Learning from a countryside ramble
Hello, my name is Alex, and, just like everyone else on the planet, 2020 was not what I expected.
Six months ago, triggered by the pandemic, I left the city and moved to (relatively) rural Scotland, back to the farm where my husband grew up. Four months ago, I took a new job, in a newly established organisation with a mission to drive sustainable economic development in the rural region I now call home.
It is a region of immense natural beauty and assets, but is not without its economic, social and environmental challenges. An ageing population, comparatively low productivity, wages and business start-ups, and remote and fragile communities in need of regeneration to name some key issues. And of course, it faces the same global issues as everywhere else, and needs to play its part in the response to the climate and biodiversity crises.
I know that, to be able to truly step up in my new role to help us realise our mission of delivering inclusive and sustainable development, I need to intimately understand this region. So that’s my challenge: to better get to know my new home so I’m better equipped to be a sustainability leader at work. Over the course of my Master’s studies, I’ll document my journey to learn about the land around me, and reflect on how this has shaped my perspectives and actions at work.
The question is, how do you get to know somewhere new in the middle of a pandemic, when visiting shops, cafes, visitor attractions or social enterprises is more difficult than ever?
The answer: walking.
One of our first walks took us to Greenlawdean Farm, a mixed arable (used for growing crops), pasture (used for grazing animals) and woodland farm in the East of the region. Around 80% of Scotland’s land mass is under some form of agricultural production, so the farming industry has a huge role to play in our economic, social and environmental future (1). Like every farming operation, Greenlawdean needs to make its land work hard enough to be a viable business. Making farming work can be a real challenge, and often leads to intensive farming to maximise yields to get the economic return needed, but with negative environmental and social consequences including soil degradation, biodiversity loss and increased flood risk (2).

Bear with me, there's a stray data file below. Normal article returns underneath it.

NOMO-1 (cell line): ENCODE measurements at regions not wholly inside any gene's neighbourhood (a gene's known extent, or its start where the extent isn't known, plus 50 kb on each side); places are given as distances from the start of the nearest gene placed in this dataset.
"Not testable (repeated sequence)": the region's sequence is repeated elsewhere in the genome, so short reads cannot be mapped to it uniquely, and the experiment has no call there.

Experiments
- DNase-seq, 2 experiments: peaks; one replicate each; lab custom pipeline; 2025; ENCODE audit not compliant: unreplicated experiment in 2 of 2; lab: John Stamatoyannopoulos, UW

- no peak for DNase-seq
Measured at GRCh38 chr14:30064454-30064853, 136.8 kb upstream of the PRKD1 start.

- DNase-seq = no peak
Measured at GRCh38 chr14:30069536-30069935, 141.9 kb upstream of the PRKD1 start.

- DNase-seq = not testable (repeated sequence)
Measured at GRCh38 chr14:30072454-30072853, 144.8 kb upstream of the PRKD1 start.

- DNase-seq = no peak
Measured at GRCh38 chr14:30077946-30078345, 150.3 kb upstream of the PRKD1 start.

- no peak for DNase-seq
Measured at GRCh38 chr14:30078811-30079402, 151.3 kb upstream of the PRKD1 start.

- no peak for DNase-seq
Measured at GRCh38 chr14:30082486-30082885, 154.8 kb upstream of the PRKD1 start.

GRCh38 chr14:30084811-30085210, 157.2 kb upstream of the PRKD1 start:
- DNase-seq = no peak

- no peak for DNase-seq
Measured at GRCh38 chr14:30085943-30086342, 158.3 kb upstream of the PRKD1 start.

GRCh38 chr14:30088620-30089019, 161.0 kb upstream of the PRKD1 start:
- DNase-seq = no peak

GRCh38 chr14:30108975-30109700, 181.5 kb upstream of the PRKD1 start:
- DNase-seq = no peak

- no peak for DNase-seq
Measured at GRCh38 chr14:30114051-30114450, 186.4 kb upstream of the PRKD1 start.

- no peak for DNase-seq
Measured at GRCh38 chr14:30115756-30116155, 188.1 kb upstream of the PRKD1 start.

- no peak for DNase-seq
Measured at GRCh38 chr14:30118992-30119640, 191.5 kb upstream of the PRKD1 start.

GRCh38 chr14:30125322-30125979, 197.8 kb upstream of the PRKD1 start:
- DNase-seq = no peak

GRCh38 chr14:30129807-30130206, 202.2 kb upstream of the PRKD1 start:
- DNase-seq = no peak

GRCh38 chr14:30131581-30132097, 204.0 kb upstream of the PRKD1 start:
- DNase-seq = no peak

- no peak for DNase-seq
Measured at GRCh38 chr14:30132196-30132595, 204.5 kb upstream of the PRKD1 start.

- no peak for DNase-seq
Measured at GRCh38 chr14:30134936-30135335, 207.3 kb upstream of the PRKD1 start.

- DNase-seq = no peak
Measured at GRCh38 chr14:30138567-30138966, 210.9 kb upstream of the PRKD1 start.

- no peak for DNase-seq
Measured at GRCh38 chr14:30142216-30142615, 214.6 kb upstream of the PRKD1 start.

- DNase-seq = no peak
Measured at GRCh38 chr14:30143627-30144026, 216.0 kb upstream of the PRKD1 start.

Greenlawdean has taken a different approach, and is well known locally for its sustainable land management practices (it was my father-in-law who mentioned it on our walk). They’ve planted mixed woodland instead of single species to provide habitat for a wider range of birds, mammals and insects, enhanced their hedgerows as wildlife corridors, manage a conservation-based shoot and appeared to be allowing their livestock to free range on the land. Their efforts have earned them Wildlife Estates Scotland accreditation for best practice in wildlife and habitat management (3).
It was really encouraging to hear and then read about the approach that they have taken, but it also raised a lot of questions: how easy is it to be environmentally sustainable and economically viable? How does each element subsidise or rely on another? How easy is it to shift to a sustainable farming system? What are the costs and risks involved? Do you need to be a certain scale to make it work?
Asking myself these types of questions in my new role, across every industry that I might be working with, will help me balance big ambitions for change with a sense of realism and understanding of context. This will be essential for building relationships with the people and organisations in the region, and influencing change in the right way.
Who knew you could learn so much from a countryside ramble through a few fields?
(2) See for example: Dudley, N. and Alexander, S. (2017) Agriculture and biodiversity: a review. Biodiversity, 18(2–3), 45–49, DOI: 10.1080/14888386.2017.1351892; https://www.bbc.co.uk/news/science-environment-26466653